How can brands navigate cancel culture?

We sat down with Caroline Goggin, a Washington, DC–based PR and crisis management consultant, to get the 411 on how brands can avoid a cancellation event. Goggin helps companies take genuine and tangible action on today’s most pressing social issues through her agency, Upcause PR. She is also the co-founder of Brands Take Action, a subscription-based service that helps businesses avoid a crisis of their own making by providing them with the blueprint for this new era of brand activism.

Goggin believes that, today, brand activism and social impact campaigns need to be integrated into the way companies do business. In fact, she also thinks that “P for perception” needs to become a key part of any brand’s marketing mix.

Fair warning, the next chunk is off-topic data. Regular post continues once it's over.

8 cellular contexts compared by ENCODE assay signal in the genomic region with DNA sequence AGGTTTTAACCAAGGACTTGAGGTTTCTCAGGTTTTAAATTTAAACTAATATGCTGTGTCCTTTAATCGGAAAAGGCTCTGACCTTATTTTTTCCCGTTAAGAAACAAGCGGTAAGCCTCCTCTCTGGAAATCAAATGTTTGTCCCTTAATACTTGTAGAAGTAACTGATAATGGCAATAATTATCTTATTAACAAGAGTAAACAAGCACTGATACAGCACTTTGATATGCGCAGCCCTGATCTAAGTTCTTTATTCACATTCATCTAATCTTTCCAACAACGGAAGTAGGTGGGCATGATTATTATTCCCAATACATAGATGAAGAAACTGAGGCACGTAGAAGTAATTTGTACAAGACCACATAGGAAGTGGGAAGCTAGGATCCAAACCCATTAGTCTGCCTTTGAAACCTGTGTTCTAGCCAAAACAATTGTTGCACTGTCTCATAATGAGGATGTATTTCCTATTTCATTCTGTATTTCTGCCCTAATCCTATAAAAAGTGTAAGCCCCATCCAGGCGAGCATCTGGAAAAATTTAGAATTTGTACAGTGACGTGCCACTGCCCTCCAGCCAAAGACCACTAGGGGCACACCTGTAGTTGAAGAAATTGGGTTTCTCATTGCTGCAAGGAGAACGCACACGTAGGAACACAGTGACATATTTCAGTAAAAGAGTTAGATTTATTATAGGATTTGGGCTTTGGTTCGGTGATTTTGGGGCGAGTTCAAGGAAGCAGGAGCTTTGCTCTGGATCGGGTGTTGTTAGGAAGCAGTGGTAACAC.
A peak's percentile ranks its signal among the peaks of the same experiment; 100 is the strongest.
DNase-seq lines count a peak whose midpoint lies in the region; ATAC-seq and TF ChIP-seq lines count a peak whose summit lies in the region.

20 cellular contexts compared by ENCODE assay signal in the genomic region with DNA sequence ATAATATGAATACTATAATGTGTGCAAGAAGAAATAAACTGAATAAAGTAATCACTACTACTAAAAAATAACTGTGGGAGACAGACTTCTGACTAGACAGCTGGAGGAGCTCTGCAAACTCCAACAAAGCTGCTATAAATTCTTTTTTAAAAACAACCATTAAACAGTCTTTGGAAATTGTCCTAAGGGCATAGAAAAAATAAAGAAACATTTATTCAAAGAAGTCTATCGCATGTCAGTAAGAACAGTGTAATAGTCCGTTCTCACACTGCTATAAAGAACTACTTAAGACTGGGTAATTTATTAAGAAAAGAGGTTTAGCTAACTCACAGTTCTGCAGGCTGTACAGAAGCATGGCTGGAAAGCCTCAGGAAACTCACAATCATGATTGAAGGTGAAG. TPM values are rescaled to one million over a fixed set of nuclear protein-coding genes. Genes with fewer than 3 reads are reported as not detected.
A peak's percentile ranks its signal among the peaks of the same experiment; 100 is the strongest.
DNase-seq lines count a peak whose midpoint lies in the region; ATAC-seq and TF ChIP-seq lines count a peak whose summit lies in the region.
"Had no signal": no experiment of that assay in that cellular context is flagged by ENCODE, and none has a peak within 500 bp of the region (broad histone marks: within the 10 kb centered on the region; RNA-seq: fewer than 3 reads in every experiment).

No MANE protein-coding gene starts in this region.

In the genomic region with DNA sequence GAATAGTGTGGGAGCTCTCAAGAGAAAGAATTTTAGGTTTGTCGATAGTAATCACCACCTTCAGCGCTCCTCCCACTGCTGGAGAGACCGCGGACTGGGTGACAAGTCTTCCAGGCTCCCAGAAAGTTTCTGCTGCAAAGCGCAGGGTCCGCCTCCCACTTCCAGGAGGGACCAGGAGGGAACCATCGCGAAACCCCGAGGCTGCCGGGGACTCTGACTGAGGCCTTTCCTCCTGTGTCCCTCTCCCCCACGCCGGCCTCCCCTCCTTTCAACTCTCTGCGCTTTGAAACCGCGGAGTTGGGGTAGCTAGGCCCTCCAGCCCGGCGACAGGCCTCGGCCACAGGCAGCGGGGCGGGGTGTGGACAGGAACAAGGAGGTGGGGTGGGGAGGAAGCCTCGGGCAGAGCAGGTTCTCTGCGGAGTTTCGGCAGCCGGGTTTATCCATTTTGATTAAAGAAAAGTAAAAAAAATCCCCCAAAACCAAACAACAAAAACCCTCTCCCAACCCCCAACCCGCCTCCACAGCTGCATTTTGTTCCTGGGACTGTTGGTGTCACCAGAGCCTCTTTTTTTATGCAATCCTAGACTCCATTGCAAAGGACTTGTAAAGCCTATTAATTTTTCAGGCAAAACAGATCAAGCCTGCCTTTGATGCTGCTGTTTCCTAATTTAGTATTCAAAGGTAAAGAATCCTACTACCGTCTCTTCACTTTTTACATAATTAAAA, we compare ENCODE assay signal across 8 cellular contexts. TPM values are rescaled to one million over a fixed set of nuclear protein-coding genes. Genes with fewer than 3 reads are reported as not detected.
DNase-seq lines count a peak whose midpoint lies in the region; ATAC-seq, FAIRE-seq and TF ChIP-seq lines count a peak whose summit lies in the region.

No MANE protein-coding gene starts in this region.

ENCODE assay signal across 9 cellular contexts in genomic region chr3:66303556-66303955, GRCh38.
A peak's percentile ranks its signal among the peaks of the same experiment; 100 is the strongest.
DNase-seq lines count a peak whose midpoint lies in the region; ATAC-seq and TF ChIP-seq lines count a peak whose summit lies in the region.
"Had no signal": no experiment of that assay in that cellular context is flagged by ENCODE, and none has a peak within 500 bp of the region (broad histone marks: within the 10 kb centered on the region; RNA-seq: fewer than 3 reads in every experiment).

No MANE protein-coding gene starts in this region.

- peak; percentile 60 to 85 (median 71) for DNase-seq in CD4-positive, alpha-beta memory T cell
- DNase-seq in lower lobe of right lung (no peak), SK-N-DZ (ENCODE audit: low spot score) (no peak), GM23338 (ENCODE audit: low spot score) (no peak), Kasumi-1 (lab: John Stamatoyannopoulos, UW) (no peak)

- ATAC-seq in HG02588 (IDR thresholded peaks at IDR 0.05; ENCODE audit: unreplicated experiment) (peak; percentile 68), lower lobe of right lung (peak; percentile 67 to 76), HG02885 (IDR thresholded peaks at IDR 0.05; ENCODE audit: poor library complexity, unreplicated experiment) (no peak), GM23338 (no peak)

“What we’re seeing today, when a company is taking a stand on a social issue, is that you really have to be looking at it from a 360-degree perspective,” she says. “It is not a marketing campaign. It is literally the way that businesses are doing business because expectations from employees and their consumers are changing.”

There is data to support this fundamental change in expectations. In their 2021 Millenial and Gen Z Survey, Deloitte observed that one of the most consistent findings over the past decade was that these younger generations believe that business has 1) a responsibility to improve society and the greatest potential to drive change, and 2) that currently organizations and their leaders are not living up to this expectation. Additionally, they found that there was an increasing correlation between employee satisfaction and company purpose.